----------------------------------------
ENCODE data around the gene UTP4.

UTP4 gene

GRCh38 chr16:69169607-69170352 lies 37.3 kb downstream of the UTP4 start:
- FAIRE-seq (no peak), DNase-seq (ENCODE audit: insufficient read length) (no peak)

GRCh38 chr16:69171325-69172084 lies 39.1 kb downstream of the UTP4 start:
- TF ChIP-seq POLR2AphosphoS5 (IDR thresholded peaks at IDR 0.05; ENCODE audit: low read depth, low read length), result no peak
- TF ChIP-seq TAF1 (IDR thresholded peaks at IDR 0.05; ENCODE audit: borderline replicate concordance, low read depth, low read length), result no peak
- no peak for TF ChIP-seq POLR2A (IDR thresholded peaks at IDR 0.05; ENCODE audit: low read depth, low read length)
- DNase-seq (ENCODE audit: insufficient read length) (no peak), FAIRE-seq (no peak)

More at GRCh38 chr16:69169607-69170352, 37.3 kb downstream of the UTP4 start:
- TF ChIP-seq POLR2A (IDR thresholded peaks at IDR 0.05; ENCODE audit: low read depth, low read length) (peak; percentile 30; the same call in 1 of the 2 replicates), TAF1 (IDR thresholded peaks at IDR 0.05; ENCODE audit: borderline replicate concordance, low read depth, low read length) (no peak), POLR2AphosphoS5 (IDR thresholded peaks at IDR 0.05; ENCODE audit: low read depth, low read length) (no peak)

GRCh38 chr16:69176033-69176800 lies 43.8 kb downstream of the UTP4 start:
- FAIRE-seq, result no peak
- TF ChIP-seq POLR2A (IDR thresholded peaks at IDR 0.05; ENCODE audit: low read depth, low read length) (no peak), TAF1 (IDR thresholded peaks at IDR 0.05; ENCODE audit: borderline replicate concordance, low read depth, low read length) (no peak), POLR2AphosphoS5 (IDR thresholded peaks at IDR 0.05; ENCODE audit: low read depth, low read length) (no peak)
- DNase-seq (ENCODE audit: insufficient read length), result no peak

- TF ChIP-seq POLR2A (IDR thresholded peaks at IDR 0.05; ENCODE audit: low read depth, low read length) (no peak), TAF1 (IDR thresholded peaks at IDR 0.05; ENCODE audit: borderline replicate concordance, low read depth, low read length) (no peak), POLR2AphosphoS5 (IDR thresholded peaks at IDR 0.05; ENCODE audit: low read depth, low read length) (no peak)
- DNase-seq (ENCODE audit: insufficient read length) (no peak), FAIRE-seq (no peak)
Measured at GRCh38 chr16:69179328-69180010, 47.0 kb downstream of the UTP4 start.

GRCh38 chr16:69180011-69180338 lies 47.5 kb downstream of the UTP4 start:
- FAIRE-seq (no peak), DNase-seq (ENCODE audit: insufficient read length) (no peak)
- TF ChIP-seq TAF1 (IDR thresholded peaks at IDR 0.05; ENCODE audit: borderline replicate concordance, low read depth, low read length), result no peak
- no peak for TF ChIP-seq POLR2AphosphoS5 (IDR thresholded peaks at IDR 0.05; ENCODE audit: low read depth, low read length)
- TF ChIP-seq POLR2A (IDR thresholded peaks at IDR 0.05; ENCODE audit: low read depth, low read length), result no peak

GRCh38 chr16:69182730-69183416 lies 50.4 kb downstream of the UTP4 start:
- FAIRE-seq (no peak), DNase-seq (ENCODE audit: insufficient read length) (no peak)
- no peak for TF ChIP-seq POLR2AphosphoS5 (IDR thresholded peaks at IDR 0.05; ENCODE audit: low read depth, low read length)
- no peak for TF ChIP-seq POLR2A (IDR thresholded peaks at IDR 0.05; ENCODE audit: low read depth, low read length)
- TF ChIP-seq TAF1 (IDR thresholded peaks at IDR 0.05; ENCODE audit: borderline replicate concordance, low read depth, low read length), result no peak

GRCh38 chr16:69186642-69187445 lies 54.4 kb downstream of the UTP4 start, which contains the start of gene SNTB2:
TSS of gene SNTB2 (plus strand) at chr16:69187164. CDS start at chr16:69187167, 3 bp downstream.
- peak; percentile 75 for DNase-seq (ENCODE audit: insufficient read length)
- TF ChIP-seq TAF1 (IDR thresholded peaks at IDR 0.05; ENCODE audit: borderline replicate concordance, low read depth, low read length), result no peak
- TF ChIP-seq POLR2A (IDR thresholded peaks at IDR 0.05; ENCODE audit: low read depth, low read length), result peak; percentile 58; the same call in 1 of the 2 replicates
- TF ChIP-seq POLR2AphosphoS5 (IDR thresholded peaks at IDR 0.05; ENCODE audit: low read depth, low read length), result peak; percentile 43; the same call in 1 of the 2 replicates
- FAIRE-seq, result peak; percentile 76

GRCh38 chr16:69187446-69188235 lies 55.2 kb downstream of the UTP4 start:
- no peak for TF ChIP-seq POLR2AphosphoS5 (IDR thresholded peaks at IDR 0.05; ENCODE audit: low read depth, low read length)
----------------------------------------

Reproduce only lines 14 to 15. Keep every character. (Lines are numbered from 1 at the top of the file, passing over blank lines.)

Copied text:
- TF ChIP-seq POLR2A (IDR thresholded peaks at IDR 0.05; ENCODE audit: low read depth, low read length) (no peak), TAF1 (IDR thresholded peaks at IDR 0.05; ENCODE audit: borderline replicate concordance, low read depth, low read length) (no peak), POLR2AphosphoS5 (IDR thresholded peaks at IDR 0.05; ENCODE audit: low read depth, low read length) (no peak)
- DNase-seq (ENCODE audit: insufficient read length), result no peak